Perry Glasser recalls the “Identity Wars” of the 1990s, when being a white male college professor put you at risk of be labeled an “oppressor.”
It was 1993, and I’d copped the only comfy armchair in the overheated faculty lounge. Framed in an oblong patch of sunlight that tumbled through a large window, I was dozing at the side of the room when my on-the-job nap was blown up by the Identity Wars.
The Identity Wars did not feature mortar attacks, but for many careers they were similarly devastating.
That day, we’d just returned from lunch to the annual pre-semester afternoon teaching workshop. Our Dean had the weird notion that our customers, who paid $40,000 per year for tuition, room, and board, were entitled to more than lectures prepared during the Korean War. I was expecting the usual chatter about effective questions, lesson plans, the delicate psyches of undergraduates, or using nearby Boston as a teaching resource.
I was drowsy as a well-fed cat when our guest speaker singled me out as a member of an oppressor group—heterosexual white males. An Hispanic woman who was a local community activist, she assured us that she meant nothing personal by singling me out, but I was a handy example of everything that was wrong with education.
She knew this from the basic information we’d put 3×5 index cards that morning: name, place of birth, and whatever subject we taught. She had read the cards while we’d dined on cold cuts and macaroni salad, egg salad, deviled ham salad, tuna salad, or just salad-salad. My name jumped out.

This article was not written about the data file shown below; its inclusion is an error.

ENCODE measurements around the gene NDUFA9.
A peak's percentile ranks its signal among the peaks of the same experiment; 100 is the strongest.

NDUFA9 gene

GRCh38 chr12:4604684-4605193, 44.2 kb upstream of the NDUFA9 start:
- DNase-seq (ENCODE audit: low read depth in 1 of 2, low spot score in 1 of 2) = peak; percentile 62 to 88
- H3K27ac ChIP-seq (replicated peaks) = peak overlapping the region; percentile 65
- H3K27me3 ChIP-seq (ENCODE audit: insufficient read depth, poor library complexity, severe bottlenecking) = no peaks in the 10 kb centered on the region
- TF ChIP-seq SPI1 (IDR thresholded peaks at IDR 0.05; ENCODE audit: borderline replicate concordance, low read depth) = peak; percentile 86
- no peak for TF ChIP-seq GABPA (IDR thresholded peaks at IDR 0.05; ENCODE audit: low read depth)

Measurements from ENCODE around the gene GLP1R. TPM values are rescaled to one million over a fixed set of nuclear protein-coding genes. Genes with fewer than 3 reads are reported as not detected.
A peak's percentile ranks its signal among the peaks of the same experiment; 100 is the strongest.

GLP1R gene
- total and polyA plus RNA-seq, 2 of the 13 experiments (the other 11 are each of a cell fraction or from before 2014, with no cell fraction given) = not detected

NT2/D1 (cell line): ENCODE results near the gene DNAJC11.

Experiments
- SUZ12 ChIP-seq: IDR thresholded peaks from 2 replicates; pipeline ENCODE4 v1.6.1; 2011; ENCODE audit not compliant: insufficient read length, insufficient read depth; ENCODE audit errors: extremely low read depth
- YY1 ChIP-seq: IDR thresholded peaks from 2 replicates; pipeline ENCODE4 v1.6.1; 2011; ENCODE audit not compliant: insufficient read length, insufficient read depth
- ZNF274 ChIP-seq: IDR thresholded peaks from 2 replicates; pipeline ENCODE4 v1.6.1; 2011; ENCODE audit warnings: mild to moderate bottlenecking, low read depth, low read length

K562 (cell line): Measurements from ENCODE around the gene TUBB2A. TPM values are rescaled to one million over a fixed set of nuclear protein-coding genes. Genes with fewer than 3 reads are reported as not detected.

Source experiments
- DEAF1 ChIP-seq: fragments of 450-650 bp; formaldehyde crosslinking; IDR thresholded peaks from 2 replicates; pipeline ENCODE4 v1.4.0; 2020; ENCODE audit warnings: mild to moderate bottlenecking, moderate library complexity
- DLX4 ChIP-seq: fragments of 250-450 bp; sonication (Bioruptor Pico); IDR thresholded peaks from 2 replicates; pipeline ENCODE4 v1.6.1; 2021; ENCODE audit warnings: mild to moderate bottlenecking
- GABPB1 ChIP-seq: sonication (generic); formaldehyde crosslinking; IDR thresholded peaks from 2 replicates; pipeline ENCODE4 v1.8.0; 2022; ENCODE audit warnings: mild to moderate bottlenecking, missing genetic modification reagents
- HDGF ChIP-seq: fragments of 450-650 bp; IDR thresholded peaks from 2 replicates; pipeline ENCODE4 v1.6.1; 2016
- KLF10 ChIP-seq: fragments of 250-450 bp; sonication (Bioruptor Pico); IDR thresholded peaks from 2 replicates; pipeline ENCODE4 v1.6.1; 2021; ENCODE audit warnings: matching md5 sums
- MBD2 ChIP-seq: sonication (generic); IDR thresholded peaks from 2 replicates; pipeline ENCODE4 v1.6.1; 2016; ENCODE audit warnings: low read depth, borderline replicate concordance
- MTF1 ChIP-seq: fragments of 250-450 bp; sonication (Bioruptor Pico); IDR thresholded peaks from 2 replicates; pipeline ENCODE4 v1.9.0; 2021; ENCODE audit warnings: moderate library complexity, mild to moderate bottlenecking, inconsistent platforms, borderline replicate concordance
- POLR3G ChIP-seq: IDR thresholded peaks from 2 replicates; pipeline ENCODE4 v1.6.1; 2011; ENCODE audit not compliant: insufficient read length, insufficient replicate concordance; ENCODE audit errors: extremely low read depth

We needed to throw my career on the scrapheap.
It was nothing personal. She was smiling.
I waited for the punch line.
It never came.
In the 1990s, identity politics raged like prairie fire across American campuses. Everyone knew that white heterosexual males started wars, abused women and children, and were responsible for the sorry-ass state of western civilization—especially in the United States, that patriarchal, imperialist nation whose history of blood and current policies were nothing less than a design to preserve that white, heterosexual male hegemony.
“Sex” and “rape” were synonyms, according to cutting edge thinkers like Andrea Dworkin. The American standard of living was achieved through the sweat of exploited people, and the fact that legal and illegal migrants were risking their lives and spending their pitiable fortunes to get here on foot or by leaky boat was merely evidence of how white men had impoverished and corrupted the rest of the world.
Identity warriors fought with techniques mastered in prior decades by civil rights marchers, peace activists, and 1970s first wave feminists. Screw equality—the new cause, identity, would rectify historical injustice by re-allocating resources.